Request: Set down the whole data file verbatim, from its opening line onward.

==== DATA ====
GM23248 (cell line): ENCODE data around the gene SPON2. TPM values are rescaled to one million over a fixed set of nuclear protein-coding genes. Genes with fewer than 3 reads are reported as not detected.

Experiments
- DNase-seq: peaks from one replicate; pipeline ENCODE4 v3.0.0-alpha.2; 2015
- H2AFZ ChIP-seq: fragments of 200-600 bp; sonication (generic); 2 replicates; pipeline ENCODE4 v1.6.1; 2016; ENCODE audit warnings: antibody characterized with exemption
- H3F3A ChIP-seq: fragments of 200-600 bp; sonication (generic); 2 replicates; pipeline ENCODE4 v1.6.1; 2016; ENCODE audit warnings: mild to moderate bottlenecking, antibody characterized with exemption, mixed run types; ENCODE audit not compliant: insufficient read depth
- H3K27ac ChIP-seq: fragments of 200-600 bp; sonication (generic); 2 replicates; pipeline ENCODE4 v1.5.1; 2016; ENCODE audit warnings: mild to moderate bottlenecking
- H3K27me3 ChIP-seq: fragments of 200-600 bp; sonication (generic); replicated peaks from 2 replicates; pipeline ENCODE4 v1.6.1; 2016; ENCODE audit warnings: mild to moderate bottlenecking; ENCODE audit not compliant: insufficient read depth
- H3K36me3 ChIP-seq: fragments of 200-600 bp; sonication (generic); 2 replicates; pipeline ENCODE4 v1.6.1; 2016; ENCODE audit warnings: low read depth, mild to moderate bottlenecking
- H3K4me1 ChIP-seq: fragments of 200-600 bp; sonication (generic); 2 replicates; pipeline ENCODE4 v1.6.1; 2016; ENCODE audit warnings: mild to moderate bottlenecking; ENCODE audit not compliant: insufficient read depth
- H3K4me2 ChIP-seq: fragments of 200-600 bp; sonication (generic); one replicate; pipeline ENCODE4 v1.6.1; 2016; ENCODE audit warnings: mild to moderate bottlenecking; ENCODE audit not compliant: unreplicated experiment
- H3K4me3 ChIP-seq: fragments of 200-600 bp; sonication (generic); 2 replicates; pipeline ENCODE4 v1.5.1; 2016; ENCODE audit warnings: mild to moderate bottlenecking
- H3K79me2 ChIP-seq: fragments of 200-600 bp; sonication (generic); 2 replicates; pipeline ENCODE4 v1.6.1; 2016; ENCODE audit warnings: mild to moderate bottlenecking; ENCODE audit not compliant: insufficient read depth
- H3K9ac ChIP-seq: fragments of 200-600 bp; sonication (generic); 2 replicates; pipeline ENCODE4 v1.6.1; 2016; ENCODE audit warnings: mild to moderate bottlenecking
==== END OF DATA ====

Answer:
GM23248 (cell line): ENCODE data around the gene SPON2. TPM values are rescaled to one million over a fixed set of nuclear protein-coding genes. Genes with fewer than 3 reads are reported as not detected.

Experiments
- DNase-seq: peaks from one replicate; pipeline ENCODE4 v3.0.0-alpha.2; 2015
- H2AFZ ChIP-seq: fragments of 200-600 bp; sonication (generic); 2 replicates; pipeline ENCODE4 v1.6.1; 2016; ENCODE audit warnings: antibody characterized with exemption
- H3F3A ChIP-seq: fragments of 200-600 bp; sonication (generic); 2 replicates; pipeline ENCODE4 v1.6.1; 2016; ENCODE audit warnings: mild to moderate bottlenecking, antibody characterized with exemption, mixed run types; ENCODE audit not compliant: insufficient read depth
- H3K27ac ChIP-seq: fragments of 200-600 bp; sonication (generic); 2 replicates; pipeline ENCODE4 v1.5.1; 2016; ENCODE audit warnings: mild to moderate bottlenecking
- H3K27me3 ChIP-seq: fragments of 200-600 bp; sonication (generic); replicated peaks from 2 replicates; pipeline ENCODE4 v1.6.1; 2016; ENCODE audit warnings: mild to moderate bottlenecking; ENCODE audit not compliant: insufficient read depth
- H3K36me3 ChIP-seq: fragments of 200-600 bp; sonication (generic); 2 replicates; pipeline ENCODE4 v1.6.1; 2016; ENCODE audit warnings: low read depth, mild to moderate bottlenecking
- H3K4me1 ChIP-seq: fragments of 200-600 bp; sonication (generic); 2 replicates; pipeline ENCODE4 v1.6.1; 2016; ENCODE audit warnings: mild to moderate bottlenecking; ENCODE audit not compliant: insufficient read depth
- H3K4me2 ChIP-seq: fragments of 200-600 bp; sonication (generic); one replicate; pipeline ENCODE4 v1.6.1; 2016; ENCODE audit warnings: mild to moderate bottlenecking; ENCODE audit not compliant: unreplicated experiment
- H3K4me3 ChIP-seq: fragments of 200-600 bp; sonication (generic); 2 replicates; pipeline ENCODE4 v1.5.1; 2016; ENCODE audit warnings: mild to moderate bottlenecking
- H3K79me2 ChIP-seq: fragments of 200-600 bp; sonication (generic); 2 replicates; pipeline ENCODE4 v1.6.1; 2016; ENCODE audit warnings: mild to moderate bottlenecking; ENCODE audit not compliant: insufficient read depth
- H3K9ac ChIP-seq: fragments of 200-600 bp; sonication (generic); 2 replicates; pipeline ENCODE4 v1.6.1; 2016; ENCODE audit warnings: mild to moderate bottlenecking